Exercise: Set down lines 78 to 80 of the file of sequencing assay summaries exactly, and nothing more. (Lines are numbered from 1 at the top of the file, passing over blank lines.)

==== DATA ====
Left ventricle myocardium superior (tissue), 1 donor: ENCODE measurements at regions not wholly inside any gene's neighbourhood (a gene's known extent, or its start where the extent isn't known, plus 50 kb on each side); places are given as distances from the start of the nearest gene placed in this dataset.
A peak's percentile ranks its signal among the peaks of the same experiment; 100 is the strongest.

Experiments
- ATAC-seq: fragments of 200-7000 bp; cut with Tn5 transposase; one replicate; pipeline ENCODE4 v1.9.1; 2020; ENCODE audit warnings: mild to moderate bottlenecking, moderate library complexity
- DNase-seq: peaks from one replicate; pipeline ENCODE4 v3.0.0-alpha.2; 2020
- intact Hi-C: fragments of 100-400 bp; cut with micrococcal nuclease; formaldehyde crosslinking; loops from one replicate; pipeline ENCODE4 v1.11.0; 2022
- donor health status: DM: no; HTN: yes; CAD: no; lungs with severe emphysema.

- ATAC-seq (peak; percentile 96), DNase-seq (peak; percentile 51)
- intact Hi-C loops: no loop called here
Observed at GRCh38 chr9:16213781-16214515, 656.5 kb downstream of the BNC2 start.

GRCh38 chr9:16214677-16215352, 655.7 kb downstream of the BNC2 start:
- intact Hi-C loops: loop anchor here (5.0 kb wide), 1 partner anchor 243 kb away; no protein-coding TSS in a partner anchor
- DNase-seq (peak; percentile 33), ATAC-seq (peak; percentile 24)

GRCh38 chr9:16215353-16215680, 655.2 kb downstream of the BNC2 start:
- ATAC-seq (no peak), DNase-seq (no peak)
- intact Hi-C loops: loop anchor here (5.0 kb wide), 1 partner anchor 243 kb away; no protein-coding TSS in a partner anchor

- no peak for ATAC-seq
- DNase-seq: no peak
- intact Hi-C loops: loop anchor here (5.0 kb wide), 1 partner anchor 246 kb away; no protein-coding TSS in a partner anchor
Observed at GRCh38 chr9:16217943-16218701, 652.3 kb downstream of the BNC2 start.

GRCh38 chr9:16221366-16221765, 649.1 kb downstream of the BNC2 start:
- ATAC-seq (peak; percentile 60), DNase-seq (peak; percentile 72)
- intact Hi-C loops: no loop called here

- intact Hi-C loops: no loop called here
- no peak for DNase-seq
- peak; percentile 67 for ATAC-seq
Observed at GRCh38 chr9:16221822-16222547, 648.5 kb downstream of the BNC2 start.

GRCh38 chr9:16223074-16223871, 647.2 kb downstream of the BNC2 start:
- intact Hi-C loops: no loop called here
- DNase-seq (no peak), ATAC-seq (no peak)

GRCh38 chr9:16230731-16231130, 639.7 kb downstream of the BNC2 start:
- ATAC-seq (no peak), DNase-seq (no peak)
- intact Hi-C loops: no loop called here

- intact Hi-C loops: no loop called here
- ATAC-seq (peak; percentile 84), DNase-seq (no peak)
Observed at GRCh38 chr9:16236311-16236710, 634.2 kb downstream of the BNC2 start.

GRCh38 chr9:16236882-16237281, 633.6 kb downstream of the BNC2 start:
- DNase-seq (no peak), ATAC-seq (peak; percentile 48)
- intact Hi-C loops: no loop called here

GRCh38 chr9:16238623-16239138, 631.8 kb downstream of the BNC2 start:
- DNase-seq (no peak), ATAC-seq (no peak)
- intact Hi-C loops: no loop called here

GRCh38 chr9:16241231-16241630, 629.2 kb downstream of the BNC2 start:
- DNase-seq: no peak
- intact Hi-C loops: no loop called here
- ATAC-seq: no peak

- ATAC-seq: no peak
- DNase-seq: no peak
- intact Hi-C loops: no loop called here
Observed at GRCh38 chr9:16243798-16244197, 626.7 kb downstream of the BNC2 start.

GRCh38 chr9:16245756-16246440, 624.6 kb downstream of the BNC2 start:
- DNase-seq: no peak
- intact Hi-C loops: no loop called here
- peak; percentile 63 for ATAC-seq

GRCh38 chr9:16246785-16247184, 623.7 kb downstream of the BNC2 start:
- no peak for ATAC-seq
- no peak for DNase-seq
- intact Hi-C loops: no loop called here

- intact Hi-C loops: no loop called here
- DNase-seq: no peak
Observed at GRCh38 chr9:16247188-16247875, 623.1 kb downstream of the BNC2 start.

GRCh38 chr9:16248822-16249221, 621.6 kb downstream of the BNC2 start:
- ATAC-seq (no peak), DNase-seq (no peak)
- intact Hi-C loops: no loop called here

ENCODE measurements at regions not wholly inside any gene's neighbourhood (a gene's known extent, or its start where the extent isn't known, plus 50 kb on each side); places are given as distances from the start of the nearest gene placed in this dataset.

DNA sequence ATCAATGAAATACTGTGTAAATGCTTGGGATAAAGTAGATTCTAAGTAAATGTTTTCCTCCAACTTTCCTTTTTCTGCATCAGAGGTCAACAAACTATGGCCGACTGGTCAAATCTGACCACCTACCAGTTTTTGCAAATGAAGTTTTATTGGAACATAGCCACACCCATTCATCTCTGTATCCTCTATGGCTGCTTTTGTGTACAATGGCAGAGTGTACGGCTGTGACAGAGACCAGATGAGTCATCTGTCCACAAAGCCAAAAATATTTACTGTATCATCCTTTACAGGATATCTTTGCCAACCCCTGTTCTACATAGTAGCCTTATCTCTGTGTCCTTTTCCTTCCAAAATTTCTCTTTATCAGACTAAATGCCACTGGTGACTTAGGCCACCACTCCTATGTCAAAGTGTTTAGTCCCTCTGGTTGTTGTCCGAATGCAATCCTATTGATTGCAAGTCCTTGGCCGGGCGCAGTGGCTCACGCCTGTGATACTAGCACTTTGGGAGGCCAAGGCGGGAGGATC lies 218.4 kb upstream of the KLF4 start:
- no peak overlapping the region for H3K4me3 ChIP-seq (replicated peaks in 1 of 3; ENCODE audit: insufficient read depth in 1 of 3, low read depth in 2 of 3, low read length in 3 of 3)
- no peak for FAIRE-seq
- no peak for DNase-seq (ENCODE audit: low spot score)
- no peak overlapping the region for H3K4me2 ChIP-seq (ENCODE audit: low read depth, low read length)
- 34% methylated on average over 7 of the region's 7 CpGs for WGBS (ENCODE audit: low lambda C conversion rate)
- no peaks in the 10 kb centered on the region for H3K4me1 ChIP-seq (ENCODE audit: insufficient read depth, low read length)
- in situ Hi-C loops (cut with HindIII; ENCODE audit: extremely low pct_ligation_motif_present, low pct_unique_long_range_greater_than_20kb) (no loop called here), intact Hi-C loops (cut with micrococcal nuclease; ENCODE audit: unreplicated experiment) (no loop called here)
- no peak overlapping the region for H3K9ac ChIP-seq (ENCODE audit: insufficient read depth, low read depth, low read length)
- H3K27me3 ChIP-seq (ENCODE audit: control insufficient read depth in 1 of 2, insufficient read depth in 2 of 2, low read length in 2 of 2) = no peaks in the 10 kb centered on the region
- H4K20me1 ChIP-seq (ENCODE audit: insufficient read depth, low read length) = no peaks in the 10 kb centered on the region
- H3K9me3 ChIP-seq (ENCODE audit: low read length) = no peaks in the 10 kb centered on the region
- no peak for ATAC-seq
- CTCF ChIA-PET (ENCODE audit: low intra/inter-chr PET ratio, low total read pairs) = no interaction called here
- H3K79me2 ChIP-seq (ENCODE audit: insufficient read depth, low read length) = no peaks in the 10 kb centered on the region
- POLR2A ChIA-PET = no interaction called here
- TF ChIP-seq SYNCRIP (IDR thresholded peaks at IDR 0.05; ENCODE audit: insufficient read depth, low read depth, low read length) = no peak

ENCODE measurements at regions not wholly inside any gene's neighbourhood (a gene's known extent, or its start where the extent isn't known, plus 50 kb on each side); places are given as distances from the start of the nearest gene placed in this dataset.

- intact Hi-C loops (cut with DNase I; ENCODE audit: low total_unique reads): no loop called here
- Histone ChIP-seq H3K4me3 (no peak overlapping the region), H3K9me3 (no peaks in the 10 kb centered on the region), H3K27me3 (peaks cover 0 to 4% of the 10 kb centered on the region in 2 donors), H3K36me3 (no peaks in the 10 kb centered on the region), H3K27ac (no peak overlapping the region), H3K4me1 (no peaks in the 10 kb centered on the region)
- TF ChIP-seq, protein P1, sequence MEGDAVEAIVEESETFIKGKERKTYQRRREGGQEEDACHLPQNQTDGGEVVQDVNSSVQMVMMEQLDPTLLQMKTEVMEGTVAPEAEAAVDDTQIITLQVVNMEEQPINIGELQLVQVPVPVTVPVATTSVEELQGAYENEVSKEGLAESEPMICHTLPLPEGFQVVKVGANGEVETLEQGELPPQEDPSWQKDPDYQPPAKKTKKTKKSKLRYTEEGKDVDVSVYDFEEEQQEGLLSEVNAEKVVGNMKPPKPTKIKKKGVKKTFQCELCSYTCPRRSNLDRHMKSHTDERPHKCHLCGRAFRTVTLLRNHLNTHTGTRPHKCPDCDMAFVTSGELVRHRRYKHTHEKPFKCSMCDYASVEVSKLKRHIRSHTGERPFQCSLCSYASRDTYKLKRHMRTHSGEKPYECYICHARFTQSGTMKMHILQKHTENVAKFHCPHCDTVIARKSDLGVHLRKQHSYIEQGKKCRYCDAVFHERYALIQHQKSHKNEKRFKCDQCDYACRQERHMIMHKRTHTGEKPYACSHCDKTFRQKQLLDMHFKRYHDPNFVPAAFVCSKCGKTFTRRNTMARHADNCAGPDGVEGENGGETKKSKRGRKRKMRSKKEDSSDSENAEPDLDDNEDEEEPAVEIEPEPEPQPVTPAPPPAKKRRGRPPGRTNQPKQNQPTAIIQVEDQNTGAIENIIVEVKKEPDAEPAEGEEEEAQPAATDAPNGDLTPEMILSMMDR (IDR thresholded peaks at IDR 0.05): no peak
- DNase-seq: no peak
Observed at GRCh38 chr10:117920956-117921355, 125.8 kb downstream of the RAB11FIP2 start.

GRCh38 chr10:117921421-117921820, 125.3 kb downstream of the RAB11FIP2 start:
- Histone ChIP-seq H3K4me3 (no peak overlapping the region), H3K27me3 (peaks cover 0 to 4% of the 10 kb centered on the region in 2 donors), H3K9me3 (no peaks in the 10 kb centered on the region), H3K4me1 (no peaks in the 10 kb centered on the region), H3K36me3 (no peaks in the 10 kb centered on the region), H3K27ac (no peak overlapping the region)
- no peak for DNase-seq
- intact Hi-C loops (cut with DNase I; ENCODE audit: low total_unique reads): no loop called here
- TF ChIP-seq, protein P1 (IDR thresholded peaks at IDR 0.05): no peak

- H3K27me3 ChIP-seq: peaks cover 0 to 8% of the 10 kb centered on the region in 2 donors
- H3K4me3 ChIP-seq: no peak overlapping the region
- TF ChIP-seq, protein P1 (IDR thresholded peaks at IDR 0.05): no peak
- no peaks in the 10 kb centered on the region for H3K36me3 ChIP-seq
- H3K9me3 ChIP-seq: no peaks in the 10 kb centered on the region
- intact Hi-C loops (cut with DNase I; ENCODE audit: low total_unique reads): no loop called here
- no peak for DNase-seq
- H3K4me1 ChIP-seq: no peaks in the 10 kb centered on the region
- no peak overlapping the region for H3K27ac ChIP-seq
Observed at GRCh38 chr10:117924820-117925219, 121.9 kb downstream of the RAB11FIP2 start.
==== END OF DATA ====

- no peak for ATAC-seq
- CTCF ChIA-PET (ENCODE audit: low intra/inter-chr PET ratio, low total read pairs) = no interaction called here
- H3K79me2 ChIP-seq (ENCODE audit: insufficient read depth, low read length) = no peaks in the 10 kb centered on the region